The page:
“Mountain bikers like to drink in trendy coffee places and eat burritos,” he says. “After a hard ride, they like to drink good beer in breweries and relax next to a fire. A hotel with a good-sized pool, too, would be nice.” Oh, and one with bike storage and, ideally, bike-cleaning, too. Hart says mountain-bike culture demands places that are into “clean living” — quiet spaces, smoke-free environs. And, of course, a good bike shop.
At the moment, Beatty has gorgeous mountains and desert, loads of small-town charm, but it’s skimpy in the amenities department. And even beyond mere amenities, destination travel is about the entire lifestyle experience.
“It’s about an attitude,” says Cimarron Chacon, owner of Gro Promotions, a trail development firm Spicer hired to design the trails and work with the BLM. Chacon worked with the BLM for nine years and designed the majority of the mountain biking trails in and around St. George, Utah, where she now lives. “First and foremost, mountain bikers ride for the experience, not the end destination — as in hiking to the top of a mountain. Mountain biking is physical, mental and social, so when designing a great system you have to keep all three in mind.” In other words, this initiative isn’t just growing a new industry; it requires a huge shift in Beatty’s business and culture.
But, she says, the town does have a good start: a mix of unique restaurants, interesting landscapes, rich history and weather that’s like a slightly milder version of Vegas’. It is also within 90 miles of an international airport and a major metropolitan hub. The biggest obstacle: money.
“There are huge costs for designing, permitting, trail construction, trail head construction, signage, and more,” she says.
A long trail ahead
If Beatty succeeds in its plan, it’ll join an honor roll of other towns that managed to get out of the economic doldrums with a little rebranding and a lot of rebuilding. Perhaps the closest case study is to the east in Fruita, Colorado. Fruita, with a population of 2,600, was bankrupt more than 20 years ago, when an organization that promotes mountain-bike destination development came to town, Over The Edge Sports. Over The Edge started building the trails and saw a benefit within two to three years, says Troy Rarick, the company’s founder.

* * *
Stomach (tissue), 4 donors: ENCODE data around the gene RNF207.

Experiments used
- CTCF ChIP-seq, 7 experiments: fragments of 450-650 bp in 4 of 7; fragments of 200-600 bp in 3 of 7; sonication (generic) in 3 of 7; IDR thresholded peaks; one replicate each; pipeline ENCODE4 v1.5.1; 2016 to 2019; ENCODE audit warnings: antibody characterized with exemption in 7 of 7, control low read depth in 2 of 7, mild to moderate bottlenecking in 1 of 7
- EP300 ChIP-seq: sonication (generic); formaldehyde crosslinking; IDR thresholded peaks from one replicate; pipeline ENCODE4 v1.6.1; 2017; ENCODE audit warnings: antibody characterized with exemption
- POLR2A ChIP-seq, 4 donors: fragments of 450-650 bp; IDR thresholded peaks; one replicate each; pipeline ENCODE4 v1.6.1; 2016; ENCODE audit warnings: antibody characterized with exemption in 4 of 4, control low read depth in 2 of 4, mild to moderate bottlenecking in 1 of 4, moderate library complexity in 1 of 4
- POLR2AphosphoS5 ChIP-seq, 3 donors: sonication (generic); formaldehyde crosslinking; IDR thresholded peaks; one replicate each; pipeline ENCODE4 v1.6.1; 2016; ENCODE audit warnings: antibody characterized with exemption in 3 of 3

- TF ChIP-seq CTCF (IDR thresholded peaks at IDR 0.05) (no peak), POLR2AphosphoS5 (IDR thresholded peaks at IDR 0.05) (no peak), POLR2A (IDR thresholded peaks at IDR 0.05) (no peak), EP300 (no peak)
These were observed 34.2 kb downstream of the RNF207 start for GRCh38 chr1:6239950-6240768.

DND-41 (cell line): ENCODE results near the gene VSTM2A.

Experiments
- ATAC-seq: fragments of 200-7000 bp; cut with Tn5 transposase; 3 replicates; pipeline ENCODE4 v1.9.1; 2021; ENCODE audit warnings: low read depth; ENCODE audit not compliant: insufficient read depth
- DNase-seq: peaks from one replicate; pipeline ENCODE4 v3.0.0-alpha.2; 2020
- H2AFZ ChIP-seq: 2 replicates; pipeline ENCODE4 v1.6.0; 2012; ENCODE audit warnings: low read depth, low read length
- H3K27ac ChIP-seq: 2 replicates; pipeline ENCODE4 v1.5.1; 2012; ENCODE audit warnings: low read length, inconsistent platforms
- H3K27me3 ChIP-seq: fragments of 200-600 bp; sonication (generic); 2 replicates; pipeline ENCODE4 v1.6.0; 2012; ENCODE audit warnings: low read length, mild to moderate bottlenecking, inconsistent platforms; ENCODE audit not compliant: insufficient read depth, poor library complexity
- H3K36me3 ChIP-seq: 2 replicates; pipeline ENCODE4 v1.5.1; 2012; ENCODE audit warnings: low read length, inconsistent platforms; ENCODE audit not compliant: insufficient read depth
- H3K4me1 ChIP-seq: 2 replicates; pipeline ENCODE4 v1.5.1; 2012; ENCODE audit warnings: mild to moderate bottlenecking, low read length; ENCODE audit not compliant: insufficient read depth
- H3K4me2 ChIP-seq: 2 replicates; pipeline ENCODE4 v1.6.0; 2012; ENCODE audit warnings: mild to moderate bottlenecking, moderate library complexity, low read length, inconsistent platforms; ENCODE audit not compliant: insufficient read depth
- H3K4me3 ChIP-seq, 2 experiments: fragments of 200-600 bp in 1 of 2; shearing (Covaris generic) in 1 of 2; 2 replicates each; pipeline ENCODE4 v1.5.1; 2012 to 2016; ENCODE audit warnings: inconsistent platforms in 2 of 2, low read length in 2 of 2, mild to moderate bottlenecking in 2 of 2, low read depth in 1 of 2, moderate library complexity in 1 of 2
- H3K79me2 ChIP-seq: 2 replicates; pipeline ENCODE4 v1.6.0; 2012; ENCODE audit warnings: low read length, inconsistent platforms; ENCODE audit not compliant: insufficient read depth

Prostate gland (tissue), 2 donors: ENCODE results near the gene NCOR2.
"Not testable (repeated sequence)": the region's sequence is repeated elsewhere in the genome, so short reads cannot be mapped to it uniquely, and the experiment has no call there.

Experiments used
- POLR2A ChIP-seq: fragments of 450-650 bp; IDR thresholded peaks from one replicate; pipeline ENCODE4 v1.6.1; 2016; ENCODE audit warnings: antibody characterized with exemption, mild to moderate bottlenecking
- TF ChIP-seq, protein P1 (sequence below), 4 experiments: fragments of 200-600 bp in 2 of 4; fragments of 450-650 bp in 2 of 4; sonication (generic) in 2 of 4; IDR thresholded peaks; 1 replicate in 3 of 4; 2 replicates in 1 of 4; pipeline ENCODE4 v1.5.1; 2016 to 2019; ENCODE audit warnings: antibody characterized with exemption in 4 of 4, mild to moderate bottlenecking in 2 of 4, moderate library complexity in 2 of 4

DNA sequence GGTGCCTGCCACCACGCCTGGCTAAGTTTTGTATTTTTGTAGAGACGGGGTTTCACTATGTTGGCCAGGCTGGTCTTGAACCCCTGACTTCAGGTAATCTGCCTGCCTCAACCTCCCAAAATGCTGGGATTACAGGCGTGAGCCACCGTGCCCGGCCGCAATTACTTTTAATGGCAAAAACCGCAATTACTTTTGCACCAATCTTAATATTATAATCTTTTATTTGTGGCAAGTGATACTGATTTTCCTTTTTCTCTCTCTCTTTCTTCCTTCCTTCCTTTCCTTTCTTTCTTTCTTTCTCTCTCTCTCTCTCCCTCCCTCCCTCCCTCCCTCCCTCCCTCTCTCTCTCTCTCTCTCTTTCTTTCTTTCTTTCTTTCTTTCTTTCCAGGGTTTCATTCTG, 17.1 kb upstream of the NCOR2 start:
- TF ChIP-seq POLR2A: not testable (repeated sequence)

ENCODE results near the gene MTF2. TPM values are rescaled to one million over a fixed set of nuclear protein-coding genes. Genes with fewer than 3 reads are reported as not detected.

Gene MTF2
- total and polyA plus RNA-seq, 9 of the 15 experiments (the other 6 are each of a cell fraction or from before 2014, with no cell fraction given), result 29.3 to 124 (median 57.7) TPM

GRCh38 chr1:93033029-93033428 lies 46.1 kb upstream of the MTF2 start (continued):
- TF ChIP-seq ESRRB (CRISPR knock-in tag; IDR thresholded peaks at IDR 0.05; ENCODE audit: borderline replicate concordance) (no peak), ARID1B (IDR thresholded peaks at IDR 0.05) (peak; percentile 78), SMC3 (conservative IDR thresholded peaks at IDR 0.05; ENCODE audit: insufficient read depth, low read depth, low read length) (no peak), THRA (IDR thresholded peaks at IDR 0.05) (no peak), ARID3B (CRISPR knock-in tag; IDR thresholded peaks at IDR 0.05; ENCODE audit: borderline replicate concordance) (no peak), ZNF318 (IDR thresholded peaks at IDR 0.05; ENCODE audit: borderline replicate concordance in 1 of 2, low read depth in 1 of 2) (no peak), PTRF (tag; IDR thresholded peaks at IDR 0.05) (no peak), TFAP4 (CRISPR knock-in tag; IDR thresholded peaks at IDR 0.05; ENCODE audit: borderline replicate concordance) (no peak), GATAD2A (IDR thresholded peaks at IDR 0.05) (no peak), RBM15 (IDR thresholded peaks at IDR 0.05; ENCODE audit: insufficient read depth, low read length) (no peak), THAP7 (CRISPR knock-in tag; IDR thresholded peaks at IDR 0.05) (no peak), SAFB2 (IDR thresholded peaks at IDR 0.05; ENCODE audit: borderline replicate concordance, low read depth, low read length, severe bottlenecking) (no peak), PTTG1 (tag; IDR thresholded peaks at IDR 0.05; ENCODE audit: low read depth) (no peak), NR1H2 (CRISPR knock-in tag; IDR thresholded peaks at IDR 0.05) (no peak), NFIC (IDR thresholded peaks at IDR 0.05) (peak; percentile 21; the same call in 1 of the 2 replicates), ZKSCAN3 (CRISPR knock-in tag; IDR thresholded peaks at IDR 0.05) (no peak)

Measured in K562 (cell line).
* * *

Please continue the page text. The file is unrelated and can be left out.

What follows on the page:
“I bought the corner building for $26,000, and mountain biking turned the empty downtown into a bustling downtown with two brewpubs, several restaurants and cool shops,” Rarick says. Today the area of Grand Junction, which includes Fruita — now with a population north of 12,000 — draws about $42 million annually, according to one study. (And that corner building he bought is now worth about $400,000, he says.) And, again, mountain biking is just the first pebble in the pond; the ripples count just as much. For instance, the first Fruita Fat Tire Festival in April of 1996 drew 350 people. That festival now sees 1,500 people annually.
That’s exactly the kind of ripple effect Spicer and others want to see in their town. “We want multiple events going on,” Spicer says. “Not just mountain biking events. I can see us attracting runners too, for the trails will be for hiking and horseback riding. We want to be the center, the epicenter in Southern Nye County.”
The people of Beatty have a lot of work ahead of them. Much of the process and plans for the area were just released to the public late last year and early this year, so the whole idea is just sinking in. But it’s already generating excitement. Beatty businesses like the El Portal Motel are ready to get down to work.
“I’m already planning on building bike storage for our place to make the property more bike-friendly,” says Aaron Johnson, owner of the El Portal. “I know we have looked into other hotels that have done similar things.”
During a presentation in January, Carl Olson, a strong supporter of trail development in town, was pleased with the Spicer plan. Olson is the caretaker of Rhyolite, a ghost town that hosts a celebrated outdoor sculpture garden just three miles west of the Beatty.
“I liked the way it was presented to the town and the way they would interlock trails and bring them out to Rhyolite and past the train station,” he said at the presentation. “It’s a great idea. I think this is a good thing for the town.”
In the meantime, work continues. Spicer’s organization has already started the beginning mapping process and is working with the BLM to put together public land access and recreational trails. Barrick Gold Corporation donated money to do the first 25 miles of design, mapping and surveying. And when those trails are built, they’ll aim to be world-class, says Chacon of Gro Promotions — constructed by hand, tailored for different rider skill levels, and rated for physical exertion and technical ability.
Spicer isn’t waiting around for the red tape to cut itself. He’s already started building the portion of the trails that are on his property, since it doesn’t require a BLM permitting process; eventually, though, the trails will go onto BLM land and perhaps even Death Valley National Park.
And he probably wouldn’t turn away any biking aficionados who want to help and know how to handle a pick and shovel. The Harts spent a grueling half-day building the Dynamite trail. The sense of satisfaction was nice, but getting a sneak preview of a possible new, revitalized Beatty was even better.
“We helped with a good mile,” says Rachel Hart. “And then we got to test out the corners with our bikes.”